Karl: What do you consistently do when you do it right? You know, I once said, “Success leaves behind a trail”, but you’ve gotta look for that trail. And I think that good plays do this. Tiger Woods, he said he felt that the secret to the game was to instantly recall past success and to let go of failure. Most people do the opposite.
Andy: Exactly, yeah. That’s human nature, I guess.
Karl: Probably the best example I’ve ever seen about this and mental toughness was Bernhard Langer when he missed that putt at Kiawah Island. A four foot putt to win the Ryder Cup, he missed it. You imagine that impact that could’ve had on him, but Langer went away. He said, “I went through a routine. I did everything I could. I shot the putt the right way. It didn’t go in. It just didn’t go in.”
And then the very next week he went over to Germany and he won the Mercedes Masters the next week. I just think that’s incredible. It just shows you, he had the ability to let go of what happened, get the best out of it and move on.
Andy: Yeah, incredible story and that’s one takeaway for all of us. Langer, back in ’91. Can you imagine that?
Karl: The world’s watching.
Andy: The world’s watching. Everyone doubting that he can hole a putt and then two weeks later he goes and wins the Mercedes Masters. Incredible story there. Something we can all learn from. That’s fantastic Karl. So much advice there. I really appreciate your time. If there’s anyone out there that wants to find out more about what you’re doing with the players or just to help their own game, where can they go to find out the information?
Karl: There’s a couple of websites and one of the websites is GolfTrainingProducts.co.uk and if people go to that site they can get some free videos, some downloads and some things that we’ve talked about here today. The other website is Golf-Brain.com and anybody signs up there they get a free monthly newsletter that keeps them informed of what’s going on with the players and some of the courses that I run, etcetera. The product that’s worked really well this last 12 months, a new product is a CD called 5 Shots Lower Without Changing Your Swing.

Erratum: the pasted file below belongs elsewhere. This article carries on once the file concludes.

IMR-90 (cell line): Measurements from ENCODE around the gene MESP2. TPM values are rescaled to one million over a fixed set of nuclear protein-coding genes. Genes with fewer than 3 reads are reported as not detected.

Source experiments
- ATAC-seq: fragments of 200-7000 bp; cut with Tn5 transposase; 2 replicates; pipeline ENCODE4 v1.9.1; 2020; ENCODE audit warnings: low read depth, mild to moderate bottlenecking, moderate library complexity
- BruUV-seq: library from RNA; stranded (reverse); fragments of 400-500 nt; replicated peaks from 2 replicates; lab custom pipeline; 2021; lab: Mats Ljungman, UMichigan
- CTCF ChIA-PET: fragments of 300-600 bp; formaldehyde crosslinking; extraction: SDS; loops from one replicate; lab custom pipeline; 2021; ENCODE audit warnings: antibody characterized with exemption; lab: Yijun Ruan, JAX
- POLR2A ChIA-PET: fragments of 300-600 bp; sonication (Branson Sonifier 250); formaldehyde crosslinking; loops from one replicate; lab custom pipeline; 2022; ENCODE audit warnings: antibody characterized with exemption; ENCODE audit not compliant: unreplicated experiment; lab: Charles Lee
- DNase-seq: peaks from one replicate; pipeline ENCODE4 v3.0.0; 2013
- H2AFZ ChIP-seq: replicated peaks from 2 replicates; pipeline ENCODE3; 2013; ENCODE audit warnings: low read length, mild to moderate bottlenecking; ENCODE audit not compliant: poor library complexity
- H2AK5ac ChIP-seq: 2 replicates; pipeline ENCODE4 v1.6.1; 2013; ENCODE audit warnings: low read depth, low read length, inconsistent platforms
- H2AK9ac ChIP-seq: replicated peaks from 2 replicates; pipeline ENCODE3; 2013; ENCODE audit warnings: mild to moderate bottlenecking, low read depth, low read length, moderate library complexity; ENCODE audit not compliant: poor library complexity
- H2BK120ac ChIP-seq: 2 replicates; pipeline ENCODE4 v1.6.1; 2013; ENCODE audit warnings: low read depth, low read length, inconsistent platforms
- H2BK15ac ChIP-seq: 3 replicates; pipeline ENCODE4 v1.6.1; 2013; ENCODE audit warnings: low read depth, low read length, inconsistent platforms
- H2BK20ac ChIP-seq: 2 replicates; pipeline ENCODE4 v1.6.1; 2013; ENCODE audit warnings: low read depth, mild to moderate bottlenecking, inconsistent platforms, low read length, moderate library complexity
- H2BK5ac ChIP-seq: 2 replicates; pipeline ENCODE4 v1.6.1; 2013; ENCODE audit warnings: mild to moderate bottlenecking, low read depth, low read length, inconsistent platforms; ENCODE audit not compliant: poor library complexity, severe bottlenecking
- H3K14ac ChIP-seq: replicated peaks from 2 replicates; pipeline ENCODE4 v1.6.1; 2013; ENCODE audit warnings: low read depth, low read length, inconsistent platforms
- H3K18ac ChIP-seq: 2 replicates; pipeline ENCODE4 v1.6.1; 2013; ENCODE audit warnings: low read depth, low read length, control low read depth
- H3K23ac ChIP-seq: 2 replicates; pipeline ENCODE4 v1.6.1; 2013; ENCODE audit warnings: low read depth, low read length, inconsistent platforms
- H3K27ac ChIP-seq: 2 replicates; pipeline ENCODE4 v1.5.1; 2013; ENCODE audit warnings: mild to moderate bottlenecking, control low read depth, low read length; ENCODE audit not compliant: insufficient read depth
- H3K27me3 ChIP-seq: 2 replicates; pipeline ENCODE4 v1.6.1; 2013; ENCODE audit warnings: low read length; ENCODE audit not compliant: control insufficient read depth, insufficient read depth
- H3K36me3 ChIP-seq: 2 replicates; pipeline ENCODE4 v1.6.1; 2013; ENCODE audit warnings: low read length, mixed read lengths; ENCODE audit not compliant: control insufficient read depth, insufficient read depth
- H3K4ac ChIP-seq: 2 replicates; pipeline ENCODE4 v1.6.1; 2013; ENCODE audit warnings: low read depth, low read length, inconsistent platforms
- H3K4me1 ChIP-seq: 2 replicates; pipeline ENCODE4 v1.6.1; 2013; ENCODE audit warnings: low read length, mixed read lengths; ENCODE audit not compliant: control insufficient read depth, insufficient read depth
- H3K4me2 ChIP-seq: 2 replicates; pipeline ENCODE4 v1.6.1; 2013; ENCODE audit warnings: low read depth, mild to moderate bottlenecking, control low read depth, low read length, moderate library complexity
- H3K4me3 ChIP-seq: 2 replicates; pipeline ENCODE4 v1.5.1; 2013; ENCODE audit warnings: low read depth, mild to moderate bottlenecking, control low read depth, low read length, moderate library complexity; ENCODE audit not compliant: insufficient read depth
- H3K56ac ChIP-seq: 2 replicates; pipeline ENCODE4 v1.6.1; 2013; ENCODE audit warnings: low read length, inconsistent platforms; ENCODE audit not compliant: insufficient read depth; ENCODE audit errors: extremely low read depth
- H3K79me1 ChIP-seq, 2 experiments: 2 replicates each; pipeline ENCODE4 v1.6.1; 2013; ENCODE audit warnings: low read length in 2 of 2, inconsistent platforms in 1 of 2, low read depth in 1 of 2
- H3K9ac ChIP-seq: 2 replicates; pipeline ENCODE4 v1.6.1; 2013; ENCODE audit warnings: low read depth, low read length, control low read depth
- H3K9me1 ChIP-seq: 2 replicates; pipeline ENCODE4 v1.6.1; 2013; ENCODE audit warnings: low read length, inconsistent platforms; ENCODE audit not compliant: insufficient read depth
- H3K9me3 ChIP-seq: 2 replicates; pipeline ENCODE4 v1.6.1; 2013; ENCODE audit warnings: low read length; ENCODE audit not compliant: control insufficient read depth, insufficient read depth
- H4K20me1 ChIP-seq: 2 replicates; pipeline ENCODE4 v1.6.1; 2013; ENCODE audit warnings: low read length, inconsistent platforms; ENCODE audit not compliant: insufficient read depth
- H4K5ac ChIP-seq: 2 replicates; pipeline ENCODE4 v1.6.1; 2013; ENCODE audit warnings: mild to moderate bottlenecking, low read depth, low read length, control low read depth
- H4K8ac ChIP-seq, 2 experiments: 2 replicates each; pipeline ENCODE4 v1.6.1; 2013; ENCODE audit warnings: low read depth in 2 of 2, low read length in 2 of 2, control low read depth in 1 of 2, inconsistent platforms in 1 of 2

Andy: Oh, we all want that, yeah.
Karl: Something that you can play in the car, a series of tools that you can use, similar to what we’ve talked about today. This stuff needs reinforcing. We all fall back into our old patterns and our old habits. And you know, we’re so keen on being warmed up physically, but we need to be warmed up and tuned in mentally.
Andy: This is a CD you can put in the car?
Karl: A CD you can put in the car and you can listen to it at home, you know, the players that I’ve worked with say that they keep listening to it over and over and just to keep their mind, the mental stages in all of it, like I say five shots lower without changing their swing.
Andy: So, hope you thoroughly enjoyed the show with Karl. I have. Thanks very much for coming Karl.
Karl: My pleasure, Andy.
Andy: Hopefully we’ll talk in the near future.
Karl: Look forward to it.
Andy: Okay. Well that’s the end of the show. I hope you thoroughly enjoyed it.
More about Dr Karl Morris
Finally, the Question of the Day:
What’s the biggest mental challenge in your game? Leave your comments below and we’ll have fun reading them!